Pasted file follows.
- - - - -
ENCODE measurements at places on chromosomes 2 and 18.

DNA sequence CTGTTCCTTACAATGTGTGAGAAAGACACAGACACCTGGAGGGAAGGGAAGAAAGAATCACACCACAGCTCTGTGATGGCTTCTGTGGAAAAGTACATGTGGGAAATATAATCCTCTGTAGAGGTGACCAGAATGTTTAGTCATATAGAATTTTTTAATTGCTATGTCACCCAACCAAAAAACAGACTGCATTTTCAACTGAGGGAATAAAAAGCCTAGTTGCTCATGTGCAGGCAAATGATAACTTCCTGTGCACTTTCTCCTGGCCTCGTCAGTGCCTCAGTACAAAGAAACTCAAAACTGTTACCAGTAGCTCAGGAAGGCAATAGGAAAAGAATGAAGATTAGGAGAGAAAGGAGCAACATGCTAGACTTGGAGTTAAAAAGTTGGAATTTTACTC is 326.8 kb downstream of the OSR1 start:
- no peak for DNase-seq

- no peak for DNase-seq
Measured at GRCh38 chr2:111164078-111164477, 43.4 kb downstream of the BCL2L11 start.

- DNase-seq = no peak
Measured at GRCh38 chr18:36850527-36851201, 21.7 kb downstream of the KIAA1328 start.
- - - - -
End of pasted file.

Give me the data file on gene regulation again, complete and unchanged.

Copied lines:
ENCODE measurements at places on chromosomes 2 and 18.

DNA sequence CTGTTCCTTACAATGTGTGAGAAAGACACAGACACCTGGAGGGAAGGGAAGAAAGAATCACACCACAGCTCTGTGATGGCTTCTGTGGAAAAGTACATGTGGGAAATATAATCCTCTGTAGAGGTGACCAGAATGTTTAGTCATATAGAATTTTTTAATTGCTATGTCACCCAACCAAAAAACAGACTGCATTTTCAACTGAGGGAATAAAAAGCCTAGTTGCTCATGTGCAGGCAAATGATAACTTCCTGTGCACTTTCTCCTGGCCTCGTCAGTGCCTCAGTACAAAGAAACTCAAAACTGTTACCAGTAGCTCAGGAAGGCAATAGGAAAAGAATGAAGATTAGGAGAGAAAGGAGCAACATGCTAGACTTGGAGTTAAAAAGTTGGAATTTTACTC is 326.8 kb downstream of the OSR1 start:
- no peak for DNase-seq

- no peak for DNase-seq
Measured at GRCh38 chr2:111164078-111164477, 43.4 kb downstream of the BCL2L11 start.

- DNase-seq = no peak
Measured at GRCh38 chr18:36850527-36851201, 21.7 kb downstream of the KIAA1328 start.